How to Protect Your Cloud Data
Outsourcing data storage can save your company a lot of money, but how do you know your information will be safe in the cloud? Cloud computing is now commonplace, but unfortunately, security breaches are becoming all too common.
Here are five smart practices for keeping your company’s data safe in the cloud.
1. Use strong passwords.
This tip might seem obvious, but the number of breaches resulting from weak passwords begs to differ. A cloud service can only be as strong as the password used to protect it, so make sure yours is strong. Use at least 10 characters, with a combination of uppercase and lowercase letters, numerals, and symbols. Nonsensical passwords are best — it should not include a word that appears in the dictionary.
Some Cloud providers can use you company’s passwords authentication system usingSecurity Assertion Markup Language (SAML) . This reduces the number of passwords an employee needs to keep track and streamlines how users interact with cloud solutions.
2. Protect your connection.
One of the main differences between using a cloud computing service and using traditional software is that, with a cloud service, all data exchanged between the user and service passes over the Internet. Since everything you see on the screen, and everything you type into your browser passes through this connection, a middleman could intercept information if you aren’t careful.
Choose cloud providers that use strong encryption for all data transferred between the cloud and your computers.
3. Check your provider’s security policy.
Most cloud computing providers explain their data security systems and methods in detail, so look for a security statement on the home page of your provider or any potential one. At minimum, the policy should ensure that SSl encryption is used. You might also check to see how frequently information is backed up and where it is stored. The best cloud providers are audited, certified, or both, by independent agencies. These credentials ensure that their security policies are up to standards.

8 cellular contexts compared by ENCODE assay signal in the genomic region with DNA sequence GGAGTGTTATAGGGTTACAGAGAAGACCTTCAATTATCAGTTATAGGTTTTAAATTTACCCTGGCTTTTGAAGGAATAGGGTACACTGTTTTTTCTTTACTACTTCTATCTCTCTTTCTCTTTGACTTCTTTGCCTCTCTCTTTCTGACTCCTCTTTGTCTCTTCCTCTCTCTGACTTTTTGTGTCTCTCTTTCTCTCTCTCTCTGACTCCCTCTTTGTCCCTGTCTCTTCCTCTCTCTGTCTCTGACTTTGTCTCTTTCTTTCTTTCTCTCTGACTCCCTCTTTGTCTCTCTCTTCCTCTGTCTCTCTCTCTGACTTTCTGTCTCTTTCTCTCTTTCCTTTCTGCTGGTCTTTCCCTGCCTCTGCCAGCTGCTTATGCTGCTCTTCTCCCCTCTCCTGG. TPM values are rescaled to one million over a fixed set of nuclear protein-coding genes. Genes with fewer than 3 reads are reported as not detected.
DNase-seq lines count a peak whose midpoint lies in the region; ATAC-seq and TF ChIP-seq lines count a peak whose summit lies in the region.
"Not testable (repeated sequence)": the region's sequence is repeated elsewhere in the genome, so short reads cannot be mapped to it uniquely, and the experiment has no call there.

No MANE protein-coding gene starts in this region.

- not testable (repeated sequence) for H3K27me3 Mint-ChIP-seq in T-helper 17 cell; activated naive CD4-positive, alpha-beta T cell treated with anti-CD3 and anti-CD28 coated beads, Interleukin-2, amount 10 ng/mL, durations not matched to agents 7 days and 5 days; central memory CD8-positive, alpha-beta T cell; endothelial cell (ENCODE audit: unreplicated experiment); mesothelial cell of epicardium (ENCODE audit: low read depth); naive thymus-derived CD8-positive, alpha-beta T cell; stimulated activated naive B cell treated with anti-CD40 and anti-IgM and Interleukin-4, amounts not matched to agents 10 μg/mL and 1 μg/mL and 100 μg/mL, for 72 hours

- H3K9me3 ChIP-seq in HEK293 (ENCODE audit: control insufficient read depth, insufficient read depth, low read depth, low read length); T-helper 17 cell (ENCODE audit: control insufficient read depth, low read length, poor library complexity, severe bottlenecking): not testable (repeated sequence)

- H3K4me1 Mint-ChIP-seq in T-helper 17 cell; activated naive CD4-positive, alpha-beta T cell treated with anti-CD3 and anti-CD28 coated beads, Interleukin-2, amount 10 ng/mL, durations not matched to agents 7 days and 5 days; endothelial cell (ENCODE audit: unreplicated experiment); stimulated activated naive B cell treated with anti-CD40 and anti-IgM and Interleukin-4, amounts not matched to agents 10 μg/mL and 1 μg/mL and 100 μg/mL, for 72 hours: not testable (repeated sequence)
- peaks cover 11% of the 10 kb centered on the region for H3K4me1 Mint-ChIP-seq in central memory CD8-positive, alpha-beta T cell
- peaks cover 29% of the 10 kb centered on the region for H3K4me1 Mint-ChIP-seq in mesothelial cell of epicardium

4. Perform your own backups.
Depending on your confidence in you cloud provider, perform periodic backups on your own servers in addition to the backup provided by your cloud service. No system is foolproof, so this added step will provide you with an extra layer of security. Set up your own system to periodically download data kept on your cloud service, and then back it up as you would your computer.
5. Train employees to be responsible in the cloud.
Make sure your entire workforce understands how they can contribute to cloud safety so nothing slips through the cracks. Just like other areas of technology, user training is critical for compliance. Anyone who accesses a cloud service needs to learn strong security habits.
Ask us about the PC Corp Cloud Backup solution. Our multi-layer secured solution for backup and disaster recovery ensures that your data is easy to access for your business continuity. Email: firstname.lastname@example.org Phone: 780-428-3000 option 3 (sales)